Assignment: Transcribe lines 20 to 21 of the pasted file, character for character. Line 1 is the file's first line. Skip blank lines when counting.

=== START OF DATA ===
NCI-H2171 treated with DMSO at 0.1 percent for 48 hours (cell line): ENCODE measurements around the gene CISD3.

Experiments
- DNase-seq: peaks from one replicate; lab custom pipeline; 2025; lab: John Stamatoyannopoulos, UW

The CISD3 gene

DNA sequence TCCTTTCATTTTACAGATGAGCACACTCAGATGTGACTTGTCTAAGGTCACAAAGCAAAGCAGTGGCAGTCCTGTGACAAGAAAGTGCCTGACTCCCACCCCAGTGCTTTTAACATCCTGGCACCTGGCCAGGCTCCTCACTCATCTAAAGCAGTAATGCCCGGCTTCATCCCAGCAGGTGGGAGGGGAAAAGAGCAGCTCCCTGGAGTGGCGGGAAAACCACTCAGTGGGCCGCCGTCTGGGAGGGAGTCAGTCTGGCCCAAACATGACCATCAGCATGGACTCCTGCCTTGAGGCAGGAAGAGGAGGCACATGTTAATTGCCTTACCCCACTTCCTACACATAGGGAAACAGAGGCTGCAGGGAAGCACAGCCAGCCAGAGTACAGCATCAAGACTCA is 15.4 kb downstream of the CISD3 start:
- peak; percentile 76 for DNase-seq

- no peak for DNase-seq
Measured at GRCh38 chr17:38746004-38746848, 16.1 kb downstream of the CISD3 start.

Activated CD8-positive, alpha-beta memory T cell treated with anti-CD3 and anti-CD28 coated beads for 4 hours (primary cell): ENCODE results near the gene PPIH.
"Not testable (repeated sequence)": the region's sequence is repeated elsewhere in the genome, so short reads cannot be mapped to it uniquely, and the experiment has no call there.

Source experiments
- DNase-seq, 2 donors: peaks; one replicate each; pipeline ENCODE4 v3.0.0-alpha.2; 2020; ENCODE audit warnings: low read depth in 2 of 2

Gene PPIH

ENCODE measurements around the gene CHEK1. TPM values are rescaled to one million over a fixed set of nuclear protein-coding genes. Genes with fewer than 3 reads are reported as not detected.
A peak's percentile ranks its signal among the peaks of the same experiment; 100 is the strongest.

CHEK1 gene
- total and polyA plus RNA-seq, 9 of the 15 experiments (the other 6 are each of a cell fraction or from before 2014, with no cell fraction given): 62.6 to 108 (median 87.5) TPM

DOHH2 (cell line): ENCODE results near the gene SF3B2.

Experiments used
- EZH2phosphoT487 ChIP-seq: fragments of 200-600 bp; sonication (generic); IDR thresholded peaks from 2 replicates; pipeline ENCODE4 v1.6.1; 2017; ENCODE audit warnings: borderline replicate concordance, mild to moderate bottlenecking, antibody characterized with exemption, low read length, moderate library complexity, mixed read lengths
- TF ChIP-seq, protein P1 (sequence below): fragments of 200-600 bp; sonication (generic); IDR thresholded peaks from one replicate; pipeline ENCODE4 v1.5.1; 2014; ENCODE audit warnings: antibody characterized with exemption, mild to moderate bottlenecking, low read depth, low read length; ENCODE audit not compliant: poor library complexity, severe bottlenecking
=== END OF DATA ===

- EZH2phosphoT487 ChIP-seq: fragments of 200-600 bp; sonication (generic); IDR thresholded peaks from 2 replicates; pipeline ENCODE4 v1.6.1; 2017; ENCODE audit warnings: borderline replicate concordance, mild to moderate bottlenecking, antibody characterized with exemption, low read length, moderate library complexity, mixed read lengths
- TF ChIP-seq, protein P1 (sequence below): fragments of 200-600 bp; sonication (generic); IDR thresholded peaks from one replicate; pipeline ENCODE4 v1.5.1; 2014; ENCODE audit warnings: antibody characterized with exemption, mild to moderate bottlenecking, low read depth, low read length; ENCODE audit not compliant: poor library complexity, severe bottlenecking